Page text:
Senate backs sharing auto repair data
Carmakers oppose bill forcing them to work with independents
Auto manufacturers felt a bump in the road yesterday when the Senate voted in favor of a bill affirming that consumers should be able to choose where to have their cars repaired — at an independent mechanic or at a dealership.
The proposal, which has been fiercely contested by carmakers, requires them to offer independent mechanics the same car repair and diagnostic information given to dealership mechanics. If the bill passes, Massachusetts would be the first state in the country to enact such a law.
The Senate approved the bill in an informal session yesterday morning. No one spoke in opposition to the measure, which will now be considered by a House subcommittee to determine whether it will go to a vote before the end of July.
Art Kinsman, a spokesman for the Right to Repair Coalition, which includes parts makers and mechanics, called the vote a victory.
“Consumers pay a lot of money for their cars, and they should be able to get them fixed where they want,’’ he said. “There shouldn’t be restrictions as to where you get your car fixed depending on the availability of information.’’
For years, independent mechanics have complained that repair information from auto manufacturers was either inaccessible or offered at exorbitant prices. Their inability to make some repairs also creates a hassle for consumers, who are forced to use more costly dealership mechanics, even for small fixes if they require special technology, like turning off a “check engine’’ light.
Under the proposal, manufacturers would be required to sell the diagnostic codes and scan tools that they now offer to authorized dealerships to independent repair shops “at a non-discriminatory price.’’ The bill requires manufacturers to give that information to repair shops as well as vehicle owners. However, auto manufacturers have argued that the bill would force them to offer proprietary secrets that could benefit their competition — generic parts manufacturers.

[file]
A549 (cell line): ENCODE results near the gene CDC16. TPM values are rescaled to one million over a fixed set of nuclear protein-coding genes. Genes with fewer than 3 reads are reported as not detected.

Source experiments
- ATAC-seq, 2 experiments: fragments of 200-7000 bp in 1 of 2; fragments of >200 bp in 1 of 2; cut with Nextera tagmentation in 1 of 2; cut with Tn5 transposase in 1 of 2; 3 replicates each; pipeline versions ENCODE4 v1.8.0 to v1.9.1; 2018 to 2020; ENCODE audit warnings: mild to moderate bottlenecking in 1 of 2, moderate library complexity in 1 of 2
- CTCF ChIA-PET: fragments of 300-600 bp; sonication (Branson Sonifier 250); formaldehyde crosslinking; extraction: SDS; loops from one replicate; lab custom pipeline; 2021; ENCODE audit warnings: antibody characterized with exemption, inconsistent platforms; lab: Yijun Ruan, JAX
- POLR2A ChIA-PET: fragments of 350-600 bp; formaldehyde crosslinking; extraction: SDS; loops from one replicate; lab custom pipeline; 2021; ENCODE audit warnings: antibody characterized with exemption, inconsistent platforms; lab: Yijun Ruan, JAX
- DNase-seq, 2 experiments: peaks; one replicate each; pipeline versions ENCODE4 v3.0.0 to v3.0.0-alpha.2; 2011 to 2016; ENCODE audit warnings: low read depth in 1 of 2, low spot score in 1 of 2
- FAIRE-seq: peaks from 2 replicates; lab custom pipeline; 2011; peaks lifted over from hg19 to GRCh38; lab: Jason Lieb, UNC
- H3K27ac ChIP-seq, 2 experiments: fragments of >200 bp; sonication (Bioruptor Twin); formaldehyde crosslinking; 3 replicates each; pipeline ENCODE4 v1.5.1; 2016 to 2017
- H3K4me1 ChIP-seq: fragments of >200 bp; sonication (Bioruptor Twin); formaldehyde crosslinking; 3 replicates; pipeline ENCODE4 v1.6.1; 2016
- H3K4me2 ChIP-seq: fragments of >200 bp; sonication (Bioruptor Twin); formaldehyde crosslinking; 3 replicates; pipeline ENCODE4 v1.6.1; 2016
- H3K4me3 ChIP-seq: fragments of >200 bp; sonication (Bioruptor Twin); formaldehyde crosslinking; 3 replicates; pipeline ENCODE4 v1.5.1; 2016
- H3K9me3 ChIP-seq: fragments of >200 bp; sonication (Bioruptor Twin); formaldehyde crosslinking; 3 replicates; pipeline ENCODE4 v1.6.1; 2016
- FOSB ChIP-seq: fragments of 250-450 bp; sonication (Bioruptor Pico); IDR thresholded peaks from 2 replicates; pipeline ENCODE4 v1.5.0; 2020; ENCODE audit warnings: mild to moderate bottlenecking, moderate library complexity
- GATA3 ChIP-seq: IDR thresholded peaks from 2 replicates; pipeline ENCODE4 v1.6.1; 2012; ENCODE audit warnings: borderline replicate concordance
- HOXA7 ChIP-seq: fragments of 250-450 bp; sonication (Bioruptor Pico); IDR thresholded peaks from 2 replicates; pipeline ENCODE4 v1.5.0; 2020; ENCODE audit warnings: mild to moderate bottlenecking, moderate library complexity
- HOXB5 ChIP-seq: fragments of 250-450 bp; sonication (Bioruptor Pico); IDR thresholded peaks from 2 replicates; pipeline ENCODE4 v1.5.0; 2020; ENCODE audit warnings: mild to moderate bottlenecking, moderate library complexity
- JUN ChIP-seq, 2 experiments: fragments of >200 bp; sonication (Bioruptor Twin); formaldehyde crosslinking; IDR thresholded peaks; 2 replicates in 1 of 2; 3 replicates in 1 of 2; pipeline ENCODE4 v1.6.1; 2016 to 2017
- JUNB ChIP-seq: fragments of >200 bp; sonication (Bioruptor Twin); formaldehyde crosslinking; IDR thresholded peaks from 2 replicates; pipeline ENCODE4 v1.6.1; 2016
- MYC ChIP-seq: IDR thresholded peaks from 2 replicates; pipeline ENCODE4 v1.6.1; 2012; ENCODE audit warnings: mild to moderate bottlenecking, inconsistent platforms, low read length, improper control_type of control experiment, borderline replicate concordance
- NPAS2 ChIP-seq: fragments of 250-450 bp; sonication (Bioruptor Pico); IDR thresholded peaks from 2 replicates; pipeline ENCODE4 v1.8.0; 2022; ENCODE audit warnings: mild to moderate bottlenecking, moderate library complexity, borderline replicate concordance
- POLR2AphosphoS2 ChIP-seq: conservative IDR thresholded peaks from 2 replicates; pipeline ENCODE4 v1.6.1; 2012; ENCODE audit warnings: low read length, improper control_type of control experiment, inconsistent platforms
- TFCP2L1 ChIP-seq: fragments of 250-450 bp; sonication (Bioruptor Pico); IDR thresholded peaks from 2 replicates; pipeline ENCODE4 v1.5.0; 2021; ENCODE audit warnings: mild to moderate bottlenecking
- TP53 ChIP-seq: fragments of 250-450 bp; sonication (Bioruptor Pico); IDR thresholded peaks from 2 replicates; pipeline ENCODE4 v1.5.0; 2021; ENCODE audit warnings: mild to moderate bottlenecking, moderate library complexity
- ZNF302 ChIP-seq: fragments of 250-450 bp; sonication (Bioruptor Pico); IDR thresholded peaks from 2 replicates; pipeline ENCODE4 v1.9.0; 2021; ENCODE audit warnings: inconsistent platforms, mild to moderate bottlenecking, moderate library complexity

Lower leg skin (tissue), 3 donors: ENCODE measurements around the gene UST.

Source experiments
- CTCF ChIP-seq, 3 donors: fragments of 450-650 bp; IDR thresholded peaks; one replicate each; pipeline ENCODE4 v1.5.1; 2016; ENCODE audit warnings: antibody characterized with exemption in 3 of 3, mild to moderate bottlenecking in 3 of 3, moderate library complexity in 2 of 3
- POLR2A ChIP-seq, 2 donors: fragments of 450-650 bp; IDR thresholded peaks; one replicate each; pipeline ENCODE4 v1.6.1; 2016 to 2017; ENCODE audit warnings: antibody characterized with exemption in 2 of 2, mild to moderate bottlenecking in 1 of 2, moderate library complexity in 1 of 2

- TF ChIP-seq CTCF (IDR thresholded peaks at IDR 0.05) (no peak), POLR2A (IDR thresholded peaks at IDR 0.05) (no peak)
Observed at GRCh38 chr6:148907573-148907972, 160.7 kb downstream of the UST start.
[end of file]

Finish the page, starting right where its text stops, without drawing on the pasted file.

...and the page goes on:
Charles Territo, a spokesman for the Alliance of Automobile Manufacturers, said companies like Auto Zone and Carquest have backed the bill because they can use it to get information about parts without having to pay for their own research and development. The alliance has also rallied the Massachusetts AFL-CIO, which represents US auto parts workers, and unions like the International Brotherhood of Electrical Workers to oppose the bill and put additional pressure on legislators to defeat it.
“We’re disappointed, despite all the opposition, that the Senate still passed the legislation,’’ Territo said. “We look forward to moving this battle to the House.’’
The debate has been a costly one. According to the secretary of state’s office, both sides have spent more than $600,000 on lobbying efforts from 2006 through 2009. Expenditures for 2010 have not yet been reported. Former Senate president Robert E. Travaglini, now a lobbyist, has been one of the bill’s influential advocates.
Megan Woolhouse can be reached at firstname.lastname@example.org.